WEST BETHESDA, Md. —
Deputy Assistant Secretary of the Navy (DASN) for Unmanned Systems (UxS) Frank Kelley visited Naval Surface Warfare Center, Carderock Division April 20 to hear about Carderock's contribution to unmanned systems, aeronautical expertise and legacy of innovation.
Kelley briefed a full room of more than 120 engineers about the roadmap for UxS, talking in more detail about the progress so far and what's to come.
"Our vision and our future with unmanned systems is limitless," Kelley said. "The Navy more than any other service has a legitimate right and claim to have unmanned systems in every single domain. But, with that, comes the responsibility of being able to employ them in every domain and doing what you folks do here, and that is coming up with systems that can operate in every domain, in between domains, across domains."
Kelley reviewed the National Defense Strategy, secretary of the Navy priorities and the Assistant Secretary of the Navy for Research, Development and Acquisition James Geurts' goals, repeating Geurts' intent: "Our focus remains on implementing the National Defense Strategy and that should be the lens through which you view your priorities and weight of effort - increasing lethality, increasing our partnerships and streamlining our processes."
Kelley said he fully recognized the importance of the Warfare Centers to UxS efforts and that he was impressed with not only what is going on at Carderock, but also the cooperation and willingness of Carderock's leadership to say Carderock is ready to satisfy the Navy's unmanned systems needs.
"The Warfare Centers each have their own culture, their own identities," Kelley said. "And it all goes back to how they started. No other warfare center can do what Carderock does. And we need your unique capabilities. Together with the other warfare centers, the Department of the Navy can achieve our unmanned systems goals and execute our roadmap."
When DASN UxS was established in 2015, Kelley, recently retired as a Marine brigadier general, said one of their first tasks was to develop a comprehensive roadmap for unmanned systems for the Department of the Navy.
Three primary steps served to inform the roadmap: first, establishing the 2030+ vision for unmanned systems, whether in the open ocean, littorals or in the Arctic; second, defining the barriers to realizing the vision; and third, identifying specific action items to overcome those barriers. In all, approximately 250 action items were identified. From these inputs, DASN UxS developed the Navy's Strategic Roadmap for Unmanned Systems.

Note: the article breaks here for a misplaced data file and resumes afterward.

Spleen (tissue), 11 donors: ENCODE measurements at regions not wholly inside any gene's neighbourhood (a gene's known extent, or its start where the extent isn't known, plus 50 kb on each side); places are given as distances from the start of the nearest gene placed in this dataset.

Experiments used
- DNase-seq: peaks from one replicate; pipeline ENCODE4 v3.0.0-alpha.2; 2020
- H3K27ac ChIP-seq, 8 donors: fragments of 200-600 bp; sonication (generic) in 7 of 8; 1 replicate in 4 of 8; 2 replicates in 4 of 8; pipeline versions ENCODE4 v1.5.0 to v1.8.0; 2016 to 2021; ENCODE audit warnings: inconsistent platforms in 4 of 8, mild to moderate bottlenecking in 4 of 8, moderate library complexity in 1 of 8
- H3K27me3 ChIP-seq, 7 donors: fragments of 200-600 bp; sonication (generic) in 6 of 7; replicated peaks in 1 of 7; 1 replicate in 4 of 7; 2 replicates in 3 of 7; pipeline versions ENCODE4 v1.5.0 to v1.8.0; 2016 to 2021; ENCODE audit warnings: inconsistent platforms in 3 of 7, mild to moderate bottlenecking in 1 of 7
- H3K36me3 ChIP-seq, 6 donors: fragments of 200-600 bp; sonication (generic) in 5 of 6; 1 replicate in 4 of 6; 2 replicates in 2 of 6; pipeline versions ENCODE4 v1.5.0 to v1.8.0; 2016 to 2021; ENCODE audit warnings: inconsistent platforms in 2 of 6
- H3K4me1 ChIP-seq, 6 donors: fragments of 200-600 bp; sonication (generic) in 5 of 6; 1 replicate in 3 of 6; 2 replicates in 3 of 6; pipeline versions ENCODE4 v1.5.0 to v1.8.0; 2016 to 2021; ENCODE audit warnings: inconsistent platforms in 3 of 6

"This is a different kind of roadmap - what are the future capabilities and things that are going to enable those future capabilities to take place," Kelley said. "There is a lot of work out there. I want you to know, this is the future--there's no doubt in my mind. Great ideas and great combinations are going to come out of using new technology on platforms that we never envisioned before, with a new set of sensors, coupled with things like artificial intelligence. We are going to use them in new and unique ways that are not only going to make us a more effective Navy and Marine Corps, but are also going to help save lives."
Kelley said the engineers, scientists and researchers at the Warfare Centers need to remember they are doing this work for the fleet, and he encouraged more engagement with the Marines and Sailors ultimately responsible for the operational side of using unmanned systems.
"This is going to be the future and you guys have a critically important part of it," Kelley said. "Carderock's leadership is ready to go, and that's been a very clear message to us at DASN for Unmanned."
This was not Kelley's first time at Carderock. He said he has visited several times and has seen many of Carderock's facilities, but each time he sees something new. This time, he toured the subsonic wind tunnel, the largest in the Navy, and learned about Carderock's long history with aviation and aerodynamics.
Kelley also saw version two of the Optionally Manned Technology Demonstrator (OMTD 2), which was created using big-area additive manufacturing. OMTD 2 will undergo hydrodynamic testing, unlike OMTD 1, which was the initial test version developed by Carderock's Disruptive Technologies Lab.